- Two subdisciplinary course requirements. Graduate students earning a PhD in anthropology are expected to have familiarity across the subdisciplines of anthropology. To this end, all students must complete at least one course taught by a faculty member of the anthropology department in each of the two subdisciplines other than their own; Anthro 472 may satisfy the sociocultural requirement. Courses taken in other subdisciplines should strengthen the student’s understanding of the subfield, complement their research, and, ideally, enhance their ability to teach across subfields. Students with good cause to substitute prior extensive course work in the subdiscipline — especially in the context of a master’s degree from another university — for one or both of the other subdisciplinary requirements may petition the relevant subdisciplinary faculty to do so.
- Courses with six faculty. All graduate students are required to have had courses with at least six different departmental faculty members. Team-taught courses may count for both faculty members.
- Credit units. The anthropology department requires 36 credit units for the award of an MA degree without a thesis.
- Petition for the award of the master’s degree. Once a student has completed all requirements for the MA degree, the student and their adviser submit a petition to the chair; the chair circulates the petition to the entire faculty and reports the successful completion of requirements to the Graduate School. This petition should include documentation of the satisfactory completion of all of the Graduate School requirements (including cumulative credits, thesis [if applicable], and grade-point average), of the other requirements in this list, and of any special requirements set by the student’s subdiscipline.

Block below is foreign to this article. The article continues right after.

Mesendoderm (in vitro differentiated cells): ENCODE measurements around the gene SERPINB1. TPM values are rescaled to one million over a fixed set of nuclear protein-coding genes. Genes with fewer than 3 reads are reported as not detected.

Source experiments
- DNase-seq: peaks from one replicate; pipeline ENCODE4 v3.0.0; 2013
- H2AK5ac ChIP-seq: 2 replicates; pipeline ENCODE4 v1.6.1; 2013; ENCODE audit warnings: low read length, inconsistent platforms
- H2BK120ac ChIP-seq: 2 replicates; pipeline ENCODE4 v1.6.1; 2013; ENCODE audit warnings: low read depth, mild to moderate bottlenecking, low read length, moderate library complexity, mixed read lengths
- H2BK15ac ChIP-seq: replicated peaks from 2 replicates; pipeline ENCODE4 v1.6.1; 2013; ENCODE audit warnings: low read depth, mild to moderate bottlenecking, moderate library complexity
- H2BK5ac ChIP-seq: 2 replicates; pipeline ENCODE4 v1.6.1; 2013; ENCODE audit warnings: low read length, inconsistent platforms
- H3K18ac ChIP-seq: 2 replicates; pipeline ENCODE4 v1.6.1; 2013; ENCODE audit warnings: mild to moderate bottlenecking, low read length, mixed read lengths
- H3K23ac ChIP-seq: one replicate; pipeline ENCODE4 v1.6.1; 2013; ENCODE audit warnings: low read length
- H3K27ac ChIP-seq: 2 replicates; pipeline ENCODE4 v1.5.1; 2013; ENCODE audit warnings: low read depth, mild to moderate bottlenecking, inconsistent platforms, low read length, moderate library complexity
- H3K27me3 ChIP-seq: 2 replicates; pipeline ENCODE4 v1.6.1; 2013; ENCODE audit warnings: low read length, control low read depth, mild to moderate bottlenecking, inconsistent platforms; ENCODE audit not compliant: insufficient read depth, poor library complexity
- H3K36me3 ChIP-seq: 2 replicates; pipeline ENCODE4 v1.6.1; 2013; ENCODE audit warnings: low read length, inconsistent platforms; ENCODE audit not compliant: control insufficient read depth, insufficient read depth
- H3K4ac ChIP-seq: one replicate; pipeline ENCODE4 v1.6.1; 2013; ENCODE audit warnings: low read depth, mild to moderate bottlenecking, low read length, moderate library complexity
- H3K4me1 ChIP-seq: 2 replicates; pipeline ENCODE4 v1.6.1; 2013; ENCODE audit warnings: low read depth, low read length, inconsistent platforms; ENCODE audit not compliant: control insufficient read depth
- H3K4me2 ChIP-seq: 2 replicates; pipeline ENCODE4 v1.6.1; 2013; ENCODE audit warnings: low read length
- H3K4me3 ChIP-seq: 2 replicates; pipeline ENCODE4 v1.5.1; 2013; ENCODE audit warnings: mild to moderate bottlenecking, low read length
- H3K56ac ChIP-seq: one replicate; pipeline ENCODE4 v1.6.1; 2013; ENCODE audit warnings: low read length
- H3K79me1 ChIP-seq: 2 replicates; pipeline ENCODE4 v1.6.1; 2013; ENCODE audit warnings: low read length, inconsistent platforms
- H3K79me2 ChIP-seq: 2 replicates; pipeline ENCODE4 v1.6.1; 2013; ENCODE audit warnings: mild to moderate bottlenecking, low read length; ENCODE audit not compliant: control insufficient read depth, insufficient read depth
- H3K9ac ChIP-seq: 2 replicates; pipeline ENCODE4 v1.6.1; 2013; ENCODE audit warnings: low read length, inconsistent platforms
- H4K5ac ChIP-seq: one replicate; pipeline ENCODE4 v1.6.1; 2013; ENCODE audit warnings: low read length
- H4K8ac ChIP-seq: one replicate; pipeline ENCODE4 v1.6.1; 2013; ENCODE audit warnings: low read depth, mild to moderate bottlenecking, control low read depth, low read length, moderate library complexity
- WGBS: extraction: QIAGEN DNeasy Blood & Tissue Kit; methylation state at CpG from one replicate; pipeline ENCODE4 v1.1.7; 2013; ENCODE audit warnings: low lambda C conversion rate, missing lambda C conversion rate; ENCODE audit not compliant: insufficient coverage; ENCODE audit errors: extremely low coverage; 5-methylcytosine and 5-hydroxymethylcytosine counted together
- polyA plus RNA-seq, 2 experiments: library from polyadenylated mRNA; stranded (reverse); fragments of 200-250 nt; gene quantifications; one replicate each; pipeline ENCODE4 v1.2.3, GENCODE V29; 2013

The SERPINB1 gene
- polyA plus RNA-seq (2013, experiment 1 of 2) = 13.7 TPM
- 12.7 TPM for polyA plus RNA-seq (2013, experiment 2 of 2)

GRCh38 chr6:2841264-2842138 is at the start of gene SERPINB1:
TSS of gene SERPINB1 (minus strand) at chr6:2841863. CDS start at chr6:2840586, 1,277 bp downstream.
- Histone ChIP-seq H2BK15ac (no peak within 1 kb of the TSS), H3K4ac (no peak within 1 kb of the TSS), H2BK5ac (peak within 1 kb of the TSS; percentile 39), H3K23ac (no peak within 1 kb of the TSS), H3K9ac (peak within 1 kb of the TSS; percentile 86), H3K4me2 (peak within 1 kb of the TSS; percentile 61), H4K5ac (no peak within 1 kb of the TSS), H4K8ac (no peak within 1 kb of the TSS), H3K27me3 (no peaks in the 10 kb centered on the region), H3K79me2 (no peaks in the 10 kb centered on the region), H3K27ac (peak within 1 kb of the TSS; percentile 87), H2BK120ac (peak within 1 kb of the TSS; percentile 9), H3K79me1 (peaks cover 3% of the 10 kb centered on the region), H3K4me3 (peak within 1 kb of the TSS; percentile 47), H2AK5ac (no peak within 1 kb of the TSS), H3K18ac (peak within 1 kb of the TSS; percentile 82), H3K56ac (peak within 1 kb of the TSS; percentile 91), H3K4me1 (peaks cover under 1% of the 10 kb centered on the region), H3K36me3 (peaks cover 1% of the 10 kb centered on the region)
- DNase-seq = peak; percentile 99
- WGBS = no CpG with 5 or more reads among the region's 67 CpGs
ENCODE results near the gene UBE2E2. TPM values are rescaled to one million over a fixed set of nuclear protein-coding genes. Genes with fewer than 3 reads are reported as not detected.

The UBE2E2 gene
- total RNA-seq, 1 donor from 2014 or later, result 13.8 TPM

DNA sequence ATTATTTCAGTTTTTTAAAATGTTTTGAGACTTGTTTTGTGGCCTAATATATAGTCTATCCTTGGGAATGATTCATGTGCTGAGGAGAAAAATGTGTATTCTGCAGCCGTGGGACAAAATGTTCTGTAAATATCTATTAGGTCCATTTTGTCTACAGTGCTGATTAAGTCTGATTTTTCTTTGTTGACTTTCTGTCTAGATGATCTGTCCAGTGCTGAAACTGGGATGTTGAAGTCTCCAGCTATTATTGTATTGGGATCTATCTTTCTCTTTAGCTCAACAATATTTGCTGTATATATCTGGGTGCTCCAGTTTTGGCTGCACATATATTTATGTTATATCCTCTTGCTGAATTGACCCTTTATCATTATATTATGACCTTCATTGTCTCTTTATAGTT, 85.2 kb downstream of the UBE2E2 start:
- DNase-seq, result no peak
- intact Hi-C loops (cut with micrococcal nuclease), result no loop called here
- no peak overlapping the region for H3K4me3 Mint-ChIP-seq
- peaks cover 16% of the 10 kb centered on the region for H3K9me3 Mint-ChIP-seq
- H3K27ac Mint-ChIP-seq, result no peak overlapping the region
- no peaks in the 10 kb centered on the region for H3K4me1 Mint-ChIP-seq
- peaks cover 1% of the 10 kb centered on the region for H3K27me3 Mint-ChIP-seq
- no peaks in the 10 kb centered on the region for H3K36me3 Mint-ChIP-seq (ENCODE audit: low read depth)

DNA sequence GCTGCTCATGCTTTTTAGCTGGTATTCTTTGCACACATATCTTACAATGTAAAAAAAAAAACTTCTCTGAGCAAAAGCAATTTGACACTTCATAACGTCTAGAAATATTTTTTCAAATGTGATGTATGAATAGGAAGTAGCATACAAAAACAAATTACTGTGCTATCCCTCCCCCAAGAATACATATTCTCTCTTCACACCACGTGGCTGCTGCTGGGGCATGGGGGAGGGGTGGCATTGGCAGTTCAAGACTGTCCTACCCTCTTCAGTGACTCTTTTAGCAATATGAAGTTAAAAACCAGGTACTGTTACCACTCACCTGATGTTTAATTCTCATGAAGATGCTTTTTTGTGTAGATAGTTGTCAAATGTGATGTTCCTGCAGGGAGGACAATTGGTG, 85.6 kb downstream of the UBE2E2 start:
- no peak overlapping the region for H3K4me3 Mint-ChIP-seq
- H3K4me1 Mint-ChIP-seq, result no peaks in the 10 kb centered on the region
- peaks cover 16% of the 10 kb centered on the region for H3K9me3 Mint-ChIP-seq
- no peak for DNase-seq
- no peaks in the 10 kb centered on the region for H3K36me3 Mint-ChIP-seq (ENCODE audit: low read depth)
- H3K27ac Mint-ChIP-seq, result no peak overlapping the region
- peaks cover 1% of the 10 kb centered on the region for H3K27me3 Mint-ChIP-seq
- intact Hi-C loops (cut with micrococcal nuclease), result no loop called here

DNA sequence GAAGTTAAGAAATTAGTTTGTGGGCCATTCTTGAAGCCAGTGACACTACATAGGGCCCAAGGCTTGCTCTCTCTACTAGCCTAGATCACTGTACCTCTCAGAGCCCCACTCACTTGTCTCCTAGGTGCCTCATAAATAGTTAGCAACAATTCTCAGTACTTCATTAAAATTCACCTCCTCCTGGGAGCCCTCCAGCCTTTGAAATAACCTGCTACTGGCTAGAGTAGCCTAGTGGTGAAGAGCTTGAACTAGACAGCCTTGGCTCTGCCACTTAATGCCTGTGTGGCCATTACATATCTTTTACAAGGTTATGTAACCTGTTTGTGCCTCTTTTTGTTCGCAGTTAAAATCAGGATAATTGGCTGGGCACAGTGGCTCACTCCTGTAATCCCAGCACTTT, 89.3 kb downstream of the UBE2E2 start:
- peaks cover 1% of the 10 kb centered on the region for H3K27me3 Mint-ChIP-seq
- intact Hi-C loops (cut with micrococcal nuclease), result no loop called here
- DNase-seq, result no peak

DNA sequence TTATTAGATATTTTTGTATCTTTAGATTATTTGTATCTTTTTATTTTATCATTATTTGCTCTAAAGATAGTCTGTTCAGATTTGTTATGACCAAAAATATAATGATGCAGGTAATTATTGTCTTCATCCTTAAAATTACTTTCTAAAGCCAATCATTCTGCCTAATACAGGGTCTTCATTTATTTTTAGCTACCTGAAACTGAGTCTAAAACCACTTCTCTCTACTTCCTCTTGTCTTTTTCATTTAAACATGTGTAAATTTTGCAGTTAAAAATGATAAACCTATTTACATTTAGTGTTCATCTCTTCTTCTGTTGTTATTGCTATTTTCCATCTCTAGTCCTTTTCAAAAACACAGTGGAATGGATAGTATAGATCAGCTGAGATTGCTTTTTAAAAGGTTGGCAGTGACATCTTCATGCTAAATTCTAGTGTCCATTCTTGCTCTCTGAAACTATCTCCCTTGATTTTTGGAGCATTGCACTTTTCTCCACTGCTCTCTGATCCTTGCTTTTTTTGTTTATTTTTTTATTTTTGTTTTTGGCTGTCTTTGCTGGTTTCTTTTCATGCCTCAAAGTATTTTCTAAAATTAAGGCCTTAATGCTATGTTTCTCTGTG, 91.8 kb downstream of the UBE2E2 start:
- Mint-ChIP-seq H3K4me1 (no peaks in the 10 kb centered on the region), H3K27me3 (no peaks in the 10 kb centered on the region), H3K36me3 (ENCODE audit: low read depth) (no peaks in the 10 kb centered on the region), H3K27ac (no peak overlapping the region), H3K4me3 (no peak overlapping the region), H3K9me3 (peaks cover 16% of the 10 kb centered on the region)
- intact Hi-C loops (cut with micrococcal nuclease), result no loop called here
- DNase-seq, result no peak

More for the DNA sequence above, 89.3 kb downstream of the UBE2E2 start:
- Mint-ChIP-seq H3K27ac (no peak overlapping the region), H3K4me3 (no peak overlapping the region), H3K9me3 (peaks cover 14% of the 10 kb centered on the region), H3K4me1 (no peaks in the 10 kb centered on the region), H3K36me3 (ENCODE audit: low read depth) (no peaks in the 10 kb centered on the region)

Although the Department of Anthropology only accepts students who wish to pursue the PhD, students are not officially admitted to candidacy for the PhD immediately upon entry into the program. Admittance to candidacy for the PhD program requires the successful completion of the requirements of the MA degree as well as the of requirements listed below. Continuation for the PhD requires that the student be advanced to doctoral candidacy. The defense of the doctoral proposal and admission to doctoral candidacy are expected by the end of the third year.
- Credit units. Students must have completed 48 units before filing the petition to advance to candidacy.
- Forming the Doctoral Research Advisory Committee. Students are encouraged to work with a variety of faculty while shaping their dissertation proposal. Prior to scheduling their dissertation proposal defense during their third year, students should formally assemble a Doctoral Research Advisory Committee (i.e., a Doctoral Committee) in consultation with their adviser. This committee must consist of a minimum of three full-time tenured or tenure-track members of the anthropology faculty, who must approve the dissertation proposal defense and also sign — along with the department chair — the Notice of Title, Scope, and Procedure of Dissertation. This committee typically forms the basis of the Dissertation Defense Committee.
- Student-specific requirements for doctoral candidacy. Prior to admission to candidacy, students may be asked by their committees to fulfill additional requirements that are directly relevant to their doctoral dissertation research. These may include a foreign language or specialized training outside of the anthropology department in areas such as statistics, computer programming or laboratory techniques. Students will be formally notified by their adviser of such additional requirements.